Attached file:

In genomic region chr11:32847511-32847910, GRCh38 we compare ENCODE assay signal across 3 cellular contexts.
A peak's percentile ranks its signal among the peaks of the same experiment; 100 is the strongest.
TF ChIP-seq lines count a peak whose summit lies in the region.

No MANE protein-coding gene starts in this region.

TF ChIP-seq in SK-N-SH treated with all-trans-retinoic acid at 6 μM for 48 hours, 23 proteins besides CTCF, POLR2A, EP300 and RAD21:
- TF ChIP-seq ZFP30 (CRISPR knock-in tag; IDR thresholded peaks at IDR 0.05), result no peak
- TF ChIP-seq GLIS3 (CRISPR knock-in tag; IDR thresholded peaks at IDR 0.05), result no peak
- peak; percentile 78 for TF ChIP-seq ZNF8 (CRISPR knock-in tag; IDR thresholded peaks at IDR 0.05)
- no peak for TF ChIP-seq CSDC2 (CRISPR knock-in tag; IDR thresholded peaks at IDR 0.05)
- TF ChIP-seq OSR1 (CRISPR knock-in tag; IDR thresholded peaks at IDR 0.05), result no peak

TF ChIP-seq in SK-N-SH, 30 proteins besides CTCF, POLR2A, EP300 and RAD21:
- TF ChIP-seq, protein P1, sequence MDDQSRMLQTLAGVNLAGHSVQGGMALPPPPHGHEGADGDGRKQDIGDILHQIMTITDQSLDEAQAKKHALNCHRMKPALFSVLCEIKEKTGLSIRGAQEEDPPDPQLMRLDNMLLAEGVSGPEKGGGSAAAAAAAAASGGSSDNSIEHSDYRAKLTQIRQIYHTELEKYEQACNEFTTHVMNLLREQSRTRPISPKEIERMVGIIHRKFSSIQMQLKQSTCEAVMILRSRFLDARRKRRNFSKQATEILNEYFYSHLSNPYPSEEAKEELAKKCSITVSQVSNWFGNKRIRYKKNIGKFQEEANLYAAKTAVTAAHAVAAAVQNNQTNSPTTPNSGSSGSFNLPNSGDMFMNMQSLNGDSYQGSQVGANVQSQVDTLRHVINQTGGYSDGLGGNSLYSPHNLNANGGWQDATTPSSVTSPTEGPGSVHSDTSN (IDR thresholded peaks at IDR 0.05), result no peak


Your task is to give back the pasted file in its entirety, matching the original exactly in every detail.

In genomic region chr11:32847511-32847910, GRCh38 we compare ENCODE assay signal across 3 cellular contexts.
A peak's percentile ranks its signal among the peaks of the same experiment; 100 is the strongest.
TF ChIP-seq lines count a peak whose summit lies in the region.

No MANE protein-coding gene starts in this region.

TF ChIP-seq in SK-N-SH treated with all-trans-retinoic acid at 6 μM for 48 hours, 23 proteins besides CTCF, POLR2A, EP300 and RAD21:
- TF ChIP-seq ZFP30 (CRISPR knock-in tag; IDR thresholded peaks at IDR 0.05), result no peak
- TF ChIP-seq GLIS3 (CRISPR knock-in tag; IDR thresholded peaks at IDR 0.05), result no peak
- peak; percentile 78 for TF ChIP-seq ZNF8 (CRISPR knock-in tag; IDR thresholded peaks at IDR 0.05)
- no peak for TF ChIP-seq CSDC2 (CRISPR knock-in tag; IDR thresholded peaks at IDR 0.05)
- TF ChIP-seq OSR1 (CRISPR knock-in tag; IDR thresholded peaks at IDR 0.05), result no peak

TF ChIP-seq in SK-N-SH, 30 proteins besides CTCF, POLR2A, EP300 and RAD21:
- TF ChIP-seq, protein P1, sequence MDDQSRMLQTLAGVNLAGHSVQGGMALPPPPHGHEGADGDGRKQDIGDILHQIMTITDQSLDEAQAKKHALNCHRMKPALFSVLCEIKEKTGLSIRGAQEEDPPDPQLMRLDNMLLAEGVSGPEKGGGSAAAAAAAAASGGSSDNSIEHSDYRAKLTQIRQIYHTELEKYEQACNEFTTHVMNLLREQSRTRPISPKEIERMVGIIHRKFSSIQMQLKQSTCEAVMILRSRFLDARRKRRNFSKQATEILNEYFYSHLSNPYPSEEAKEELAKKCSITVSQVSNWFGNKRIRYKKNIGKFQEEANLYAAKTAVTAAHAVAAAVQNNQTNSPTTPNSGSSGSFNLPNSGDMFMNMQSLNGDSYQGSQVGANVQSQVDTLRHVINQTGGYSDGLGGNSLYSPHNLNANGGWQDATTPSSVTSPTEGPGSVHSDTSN (IDR thresholded peaks at IDR 0.05), result no peak